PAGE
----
We are in a literally Orwellian world now. Until a couple of days ago the headline on this Washington Post story from February 2020 read:Tom Cotton keeps repeating a coronavirus conspiracy theory that was already debunked.
Now it reads:Tom Cotton keeps repeating a coronavirus fringe theory that scientists have disputed.
Democracy dies in darkness, but stealth editing thrives there. That's Orwell 101 - although one assumes whichever of Bezos's woeful hacks was ordered to do it was unaware of his literary antecedents, or self-respect would have required him to seek alternative, less pitiful employment. Nevertheless, as you'll know if you heard my serialization of Nineteen Eighty-Four, that was literally Winston Smith's job - to go into the archives and rewrite past editions of the newspapers to conform to the needs of the present. And to ensure that versions of the past less helpful to the regime get, in one of Orwell's many brilliant coinages, "memory-holed".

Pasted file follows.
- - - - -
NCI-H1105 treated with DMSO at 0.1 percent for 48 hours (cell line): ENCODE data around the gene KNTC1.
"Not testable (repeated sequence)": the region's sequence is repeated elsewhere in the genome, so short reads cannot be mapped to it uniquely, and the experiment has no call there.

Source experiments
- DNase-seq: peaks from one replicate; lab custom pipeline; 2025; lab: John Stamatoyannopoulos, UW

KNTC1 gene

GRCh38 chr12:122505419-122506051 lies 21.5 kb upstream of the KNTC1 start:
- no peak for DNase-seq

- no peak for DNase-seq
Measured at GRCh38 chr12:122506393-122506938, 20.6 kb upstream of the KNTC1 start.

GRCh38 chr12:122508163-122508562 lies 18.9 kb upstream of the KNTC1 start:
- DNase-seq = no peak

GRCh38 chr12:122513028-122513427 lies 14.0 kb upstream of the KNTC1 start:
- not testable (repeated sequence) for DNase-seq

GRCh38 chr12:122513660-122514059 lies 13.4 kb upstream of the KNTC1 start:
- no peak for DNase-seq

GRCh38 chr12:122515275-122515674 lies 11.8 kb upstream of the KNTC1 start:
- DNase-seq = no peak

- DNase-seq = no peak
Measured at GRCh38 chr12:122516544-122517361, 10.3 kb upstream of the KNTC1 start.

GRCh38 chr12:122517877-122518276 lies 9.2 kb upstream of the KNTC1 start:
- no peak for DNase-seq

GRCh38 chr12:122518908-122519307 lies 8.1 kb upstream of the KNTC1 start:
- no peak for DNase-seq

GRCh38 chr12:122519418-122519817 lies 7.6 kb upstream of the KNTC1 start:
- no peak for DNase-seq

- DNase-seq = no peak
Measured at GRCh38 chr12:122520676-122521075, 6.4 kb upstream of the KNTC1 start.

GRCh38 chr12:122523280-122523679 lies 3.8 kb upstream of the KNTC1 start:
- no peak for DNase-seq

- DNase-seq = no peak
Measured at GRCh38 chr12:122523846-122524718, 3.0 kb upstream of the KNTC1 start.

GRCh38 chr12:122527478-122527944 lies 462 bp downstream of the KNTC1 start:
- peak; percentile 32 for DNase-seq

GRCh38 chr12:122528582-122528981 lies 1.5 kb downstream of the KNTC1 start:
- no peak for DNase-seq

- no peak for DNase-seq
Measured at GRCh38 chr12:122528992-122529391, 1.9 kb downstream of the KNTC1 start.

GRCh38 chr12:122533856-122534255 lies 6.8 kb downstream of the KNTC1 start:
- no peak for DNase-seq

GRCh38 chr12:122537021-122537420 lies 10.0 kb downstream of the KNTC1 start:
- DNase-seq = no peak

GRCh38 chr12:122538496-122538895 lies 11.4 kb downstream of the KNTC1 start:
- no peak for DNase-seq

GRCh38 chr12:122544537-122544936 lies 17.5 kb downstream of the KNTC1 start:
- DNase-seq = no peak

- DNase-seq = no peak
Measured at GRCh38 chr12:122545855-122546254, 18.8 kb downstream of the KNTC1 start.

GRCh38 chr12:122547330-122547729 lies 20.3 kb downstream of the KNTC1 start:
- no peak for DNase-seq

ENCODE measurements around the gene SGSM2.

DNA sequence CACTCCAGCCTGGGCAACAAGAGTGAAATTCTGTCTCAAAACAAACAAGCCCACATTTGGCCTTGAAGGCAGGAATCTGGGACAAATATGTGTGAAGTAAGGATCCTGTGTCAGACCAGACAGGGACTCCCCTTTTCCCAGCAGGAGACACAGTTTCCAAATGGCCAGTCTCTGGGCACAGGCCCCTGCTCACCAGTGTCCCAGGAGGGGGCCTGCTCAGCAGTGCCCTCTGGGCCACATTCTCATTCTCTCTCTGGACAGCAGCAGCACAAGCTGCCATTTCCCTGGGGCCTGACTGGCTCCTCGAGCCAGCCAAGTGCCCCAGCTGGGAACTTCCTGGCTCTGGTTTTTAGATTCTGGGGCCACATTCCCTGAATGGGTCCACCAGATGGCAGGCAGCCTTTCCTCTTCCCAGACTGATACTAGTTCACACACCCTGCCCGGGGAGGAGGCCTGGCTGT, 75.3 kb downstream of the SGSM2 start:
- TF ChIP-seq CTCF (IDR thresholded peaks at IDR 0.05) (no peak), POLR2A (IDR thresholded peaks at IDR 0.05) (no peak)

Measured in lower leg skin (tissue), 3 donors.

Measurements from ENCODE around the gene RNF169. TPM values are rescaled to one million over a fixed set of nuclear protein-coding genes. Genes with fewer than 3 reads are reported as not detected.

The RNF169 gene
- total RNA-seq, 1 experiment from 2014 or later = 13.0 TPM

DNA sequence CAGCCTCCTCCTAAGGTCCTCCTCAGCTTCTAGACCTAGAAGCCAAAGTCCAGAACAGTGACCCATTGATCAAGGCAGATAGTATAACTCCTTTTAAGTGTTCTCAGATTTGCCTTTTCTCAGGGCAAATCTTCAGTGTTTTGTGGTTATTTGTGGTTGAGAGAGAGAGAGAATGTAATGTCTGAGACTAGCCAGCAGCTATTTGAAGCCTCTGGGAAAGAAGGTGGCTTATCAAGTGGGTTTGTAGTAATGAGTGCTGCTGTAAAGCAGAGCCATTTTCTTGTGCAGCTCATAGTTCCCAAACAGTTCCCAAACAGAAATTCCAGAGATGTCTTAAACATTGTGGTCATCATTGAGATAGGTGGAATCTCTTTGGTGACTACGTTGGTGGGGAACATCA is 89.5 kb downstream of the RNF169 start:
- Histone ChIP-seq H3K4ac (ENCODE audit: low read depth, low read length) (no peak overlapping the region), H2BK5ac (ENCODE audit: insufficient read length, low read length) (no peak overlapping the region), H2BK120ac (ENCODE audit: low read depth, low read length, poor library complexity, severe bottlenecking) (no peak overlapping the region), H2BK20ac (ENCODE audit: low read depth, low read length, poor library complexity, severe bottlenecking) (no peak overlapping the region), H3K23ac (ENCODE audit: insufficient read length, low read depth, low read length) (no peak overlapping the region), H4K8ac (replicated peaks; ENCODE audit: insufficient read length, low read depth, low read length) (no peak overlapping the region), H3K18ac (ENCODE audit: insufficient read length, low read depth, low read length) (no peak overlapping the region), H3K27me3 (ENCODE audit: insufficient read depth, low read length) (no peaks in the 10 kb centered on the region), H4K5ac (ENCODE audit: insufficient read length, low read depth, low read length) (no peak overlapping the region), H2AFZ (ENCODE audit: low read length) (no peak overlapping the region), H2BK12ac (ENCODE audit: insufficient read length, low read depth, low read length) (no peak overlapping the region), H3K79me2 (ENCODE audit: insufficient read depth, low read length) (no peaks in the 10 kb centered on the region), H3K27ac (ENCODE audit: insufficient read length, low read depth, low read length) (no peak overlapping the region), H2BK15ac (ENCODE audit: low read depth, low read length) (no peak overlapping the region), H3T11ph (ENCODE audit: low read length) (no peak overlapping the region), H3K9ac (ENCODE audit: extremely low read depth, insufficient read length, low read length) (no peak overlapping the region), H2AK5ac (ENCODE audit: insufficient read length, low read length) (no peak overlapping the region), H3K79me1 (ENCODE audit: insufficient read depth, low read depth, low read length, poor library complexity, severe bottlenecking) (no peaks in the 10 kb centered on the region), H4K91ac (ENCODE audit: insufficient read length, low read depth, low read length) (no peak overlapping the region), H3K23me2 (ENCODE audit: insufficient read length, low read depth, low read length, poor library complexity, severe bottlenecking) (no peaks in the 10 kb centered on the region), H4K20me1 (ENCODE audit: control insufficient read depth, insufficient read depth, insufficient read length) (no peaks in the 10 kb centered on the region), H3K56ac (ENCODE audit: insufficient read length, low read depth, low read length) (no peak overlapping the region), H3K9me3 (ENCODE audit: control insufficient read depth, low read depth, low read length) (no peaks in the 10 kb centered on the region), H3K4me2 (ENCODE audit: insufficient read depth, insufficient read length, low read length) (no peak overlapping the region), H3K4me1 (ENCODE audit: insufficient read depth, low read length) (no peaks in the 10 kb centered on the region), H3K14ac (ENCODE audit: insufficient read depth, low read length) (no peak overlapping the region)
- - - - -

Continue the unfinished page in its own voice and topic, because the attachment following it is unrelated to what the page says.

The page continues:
Our chaps haven't been memory-holing quite as long, so they're not as smooth and assured about it as Winston Smith's Ministry of Truth. Commissar Zuckerberg's Facebook will now permit you to suggest that the ChiCom-19 may have "escaped" from a lab - in contrast to the rules a week or so back, when so much as raising the possibility got your account vaporized. Wikipedia isn't quite so quick on the uptake: as I write, the lab-leak origin of the WuFlu still comes under "Covid-19 misinformation" as a theory used "to stoke anti-China sentiments". But presumably the lads are modifying even as I speak.
For the media to use "Democracy dies in darkness" while stifling, erasing, and outlawing any opinion but their own is Gaslighting. Someone at the Washington Post was given the job of rewriting past editions of the paper to conform to the needs of the present. It doesn't get to be more Orwellian than that.
The only question is: who is Big Brother? We know who that the Party is the Democrats.